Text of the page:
2 On the other hand, if the parties use the expression ‘floating charge’, then this would seem to be conclusive that the creditor intended to content himself with a floating charge, or the lesser form of security. In such a case, there would seem to no reason for the court to ‘look behind’ the language employed by the parties.
3 See, in particular, Agnew v Commissioner of Inland Revenue  710 (PC) and Re Spectrum Plus Ltd  2 AC 680 (HL). These cases arose specifically in the context of fixed charges over book debts, and they are therefore considered in more depth at para 30.04 below.
4 At the risk of a very significant over-simplification, this in many ways means that the arrangement must not be a floating charge which involves a sufficient authority for the chargor to deal with the assets in the ordinary course of its business: see para 28.06 below.
5 Such provisions are often seen in the context of real estate finance, or security over portfolios of listed or rated securities.
6 See for example, Re Queen’s Moat Houses plc  NPC 67.
8 See para 70 0f the judgment, and the further discussion of this case in the context of financial collateral arrangements at para 35.24 below.
9 The word ‘description’ is used rather than ‘definition’. It has been observed that the nature of a floating charge does not lend itself to an exhaustive definition: see Re Brightlife Ltd  3 All ER 673, at p 677. The present discussion naturally focuses on the security aspects of a floating charge. But it should be appreciated that the distinction between a fixed and a floating charge may have other consequences. For example, a building society may be able to create a fixed charge over its assets but a security interest classified as a floating charge (whether involving all of the assets of the society or part only) will be void: see Building Societies Act 1986, s 9B (as inserted by Building Societies Act 1997, s 11). Equally, a fixed charge over shares and certain other assets will not be subject to registration under Companies Act 2006, s 680(7), but if the arrangement is characterized as a floating charge, then registration would be required under s 860(7)(g). On that subject, see para 28.10 below. In addition, a floating charge is subject to various preferential and other claims: see paras 28.14–28.23 below.
10  2 Ch 284, at p 295 (CA).
11 In practice, security documents will frequently seek to take a floating charge over the entire assets and undertaking of the company, in addition to a list of specific, fixed charge assets.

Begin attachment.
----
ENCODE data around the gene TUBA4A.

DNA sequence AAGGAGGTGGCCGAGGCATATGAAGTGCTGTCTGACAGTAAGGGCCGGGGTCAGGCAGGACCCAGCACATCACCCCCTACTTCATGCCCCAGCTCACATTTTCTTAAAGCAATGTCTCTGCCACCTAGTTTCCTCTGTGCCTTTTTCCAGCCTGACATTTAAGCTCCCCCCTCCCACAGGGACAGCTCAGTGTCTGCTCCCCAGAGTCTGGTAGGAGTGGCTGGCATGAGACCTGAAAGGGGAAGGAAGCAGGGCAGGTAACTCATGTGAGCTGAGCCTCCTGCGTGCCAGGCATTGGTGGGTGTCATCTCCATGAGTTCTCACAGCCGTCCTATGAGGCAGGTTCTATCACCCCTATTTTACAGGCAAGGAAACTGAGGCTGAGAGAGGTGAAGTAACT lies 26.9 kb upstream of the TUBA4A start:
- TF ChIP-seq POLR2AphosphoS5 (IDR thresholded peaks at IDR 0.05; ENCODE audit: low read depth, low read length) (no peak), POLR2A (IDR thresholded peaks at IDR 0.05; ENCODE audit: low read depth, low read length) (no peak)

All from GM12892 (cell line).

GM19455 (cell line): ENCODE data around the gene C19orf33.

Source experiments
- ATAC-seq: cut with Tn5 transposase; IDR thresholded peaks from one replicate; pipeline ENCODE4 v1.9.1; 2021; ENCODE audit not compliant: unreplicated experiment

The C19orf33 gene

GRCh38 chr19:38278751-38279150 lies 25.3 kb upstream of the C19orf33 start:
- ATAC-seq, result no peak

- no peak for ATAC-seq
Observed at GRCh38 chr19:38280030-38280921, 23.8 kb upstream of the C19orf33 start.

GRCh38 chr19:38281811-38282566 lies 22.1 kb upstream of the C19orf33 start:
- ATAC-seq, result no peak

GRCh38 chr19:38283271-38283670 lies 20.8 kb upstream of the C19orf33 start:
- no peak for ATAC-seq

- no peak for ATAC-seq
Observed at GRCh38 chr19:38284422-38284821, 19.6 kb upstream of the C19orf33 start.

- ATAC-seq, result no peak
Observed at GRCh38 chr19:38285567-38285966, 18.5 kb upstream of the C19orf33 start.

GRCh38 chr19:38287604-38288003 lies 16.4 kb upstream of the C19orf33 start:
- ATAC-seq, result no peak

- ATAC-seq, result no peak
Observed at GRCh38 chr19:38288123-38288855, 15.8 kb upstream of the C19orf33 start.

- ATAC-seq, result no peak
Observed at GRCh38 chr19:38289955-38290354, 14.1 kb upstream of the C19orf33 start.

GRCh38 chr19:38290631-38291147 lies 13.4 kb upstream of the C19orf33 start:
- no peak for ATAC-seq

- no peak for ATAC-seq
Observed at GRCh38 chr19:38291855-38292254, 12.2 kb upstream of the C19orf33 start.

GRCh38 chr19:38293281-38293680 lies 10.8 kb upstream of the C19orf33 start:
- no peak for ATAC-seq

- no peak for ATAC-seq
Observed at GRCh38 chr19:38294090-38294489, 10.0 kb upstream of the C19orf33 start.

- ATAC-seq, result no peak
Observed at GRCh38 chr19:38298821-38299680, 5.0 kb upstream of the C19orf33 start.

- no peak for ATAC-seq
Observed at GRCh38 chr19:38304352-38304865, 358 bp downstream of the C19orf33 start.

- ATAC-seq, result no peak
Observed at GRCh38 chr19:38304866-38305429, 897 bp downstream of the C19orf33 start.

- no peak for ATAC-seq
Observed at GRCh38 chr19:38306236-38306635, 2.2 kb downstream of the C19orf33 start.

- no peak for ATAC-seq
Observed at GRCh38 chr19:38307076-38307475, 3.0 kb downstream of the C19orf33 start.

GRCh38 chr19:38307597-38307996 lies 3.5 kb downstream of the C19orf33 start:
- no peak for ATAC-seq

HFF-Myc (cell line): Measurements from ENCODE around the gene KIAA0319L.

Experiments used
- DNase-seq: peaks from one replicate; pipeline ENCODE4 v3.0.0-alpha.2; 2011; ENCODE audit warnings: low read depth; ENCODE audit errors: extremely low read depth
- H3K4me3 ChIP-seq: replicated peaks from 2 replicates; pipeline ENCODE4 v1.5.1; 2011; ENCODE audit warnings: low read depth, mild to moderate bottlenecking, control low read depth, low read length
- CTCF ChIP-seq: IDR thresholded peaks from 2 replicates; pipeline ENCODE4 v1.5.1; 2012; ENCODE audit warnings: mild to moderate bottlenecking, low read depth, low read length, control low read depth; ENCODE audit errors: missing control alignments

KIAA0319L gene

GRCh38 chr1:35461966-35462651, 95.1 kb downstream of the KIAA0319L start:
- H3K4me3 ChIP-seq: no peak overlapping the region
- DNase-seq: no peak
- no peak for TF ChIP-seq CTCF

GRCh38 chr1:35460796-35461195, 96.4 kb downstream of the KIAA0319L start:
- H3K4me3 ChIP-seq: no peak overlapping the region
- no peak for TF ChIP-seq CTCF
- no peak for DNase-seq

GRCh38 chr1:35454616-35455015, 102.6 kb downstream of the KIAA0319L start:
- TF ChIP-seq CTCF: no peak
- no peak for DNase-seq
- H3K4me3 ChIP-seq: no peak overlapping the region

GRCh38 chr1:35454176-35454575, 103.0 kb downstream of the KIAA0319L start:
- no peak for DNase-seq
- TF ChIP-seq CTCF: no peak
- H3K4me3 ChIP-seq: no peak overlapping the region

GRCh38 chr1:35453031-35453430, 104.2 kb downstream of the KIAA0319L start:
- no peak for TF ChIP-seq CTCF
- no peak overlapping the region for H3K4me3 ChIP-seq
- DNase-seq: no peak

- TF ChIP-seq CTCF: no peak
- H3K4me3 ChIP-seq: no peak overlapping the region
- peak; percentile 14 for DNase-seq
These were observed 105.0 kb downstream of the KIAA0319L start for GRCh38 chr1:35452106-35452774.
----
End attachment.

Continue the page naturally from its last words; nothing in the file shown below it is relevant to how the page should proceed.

12 Although some writers have occasionally put forward a different view, it is generally thought that a floating charge can only be created by a limited company.
13 The obvious example would be the stock in trade and finished goods of a manufacturing company.
14 This limitation should be carefully noted—the chargor’s authority is by no means unfettered, although it should be said that the expression ‘ordinary course of business’ was given a fairly extended meaning in Ashborder BV v Green Gas Power Ltd  EWHC 1517 (Ch).
15 See the discussion at n 4 above. The fact that the right to deal with the assets may in some way be restricted does not necessarily mean that the chargor has insufficient control over them for these purposes: see Re Cosslett (Contractors) Ltd  Ch 495 (CA).
16 Illingworth v Houldsworth  AC 355 (HL). A floating charge was vividly described (at p 358) as ‘…ambulatory and shifting in its nature, hovering over and so to speak floating with the property which it is intended to affect…’.
17 Government Stock and Other Securities Investment Co Ltd v Manila Railway Co  AC 81. The security nevertheless comes into existence at the point of time when the security is created—the charge does not amount to a contract to create security at a future date or as at the point of crystallization: Evans v Rival Granite Quarries Ltd  2 KB 979.
18 Agnew v Commissioner for Inland Revenue  2 AC 21 (PC); Re Spectrum Plus Ltd  2 AC 680 (HL). As a result of these decisions, it has been suggested (eg by Lingard, para 8.56) that cases such as Re Atlantic Computers plc  Ch 505 and Arthur D Little (in administration) v Ableco Finance LLC  EWHC 701 (Ch) may require reconsideration because they were based primarily upon the view that the key characteristic of a floating charge was its ambulatory nature.
19 Again, note the contrast with the fixed charge which attaches to the asset from the date of creation and, form that date, the lender must exercise a sufficient degree of control.
21 See Insolvency Act 1986, s 15(2).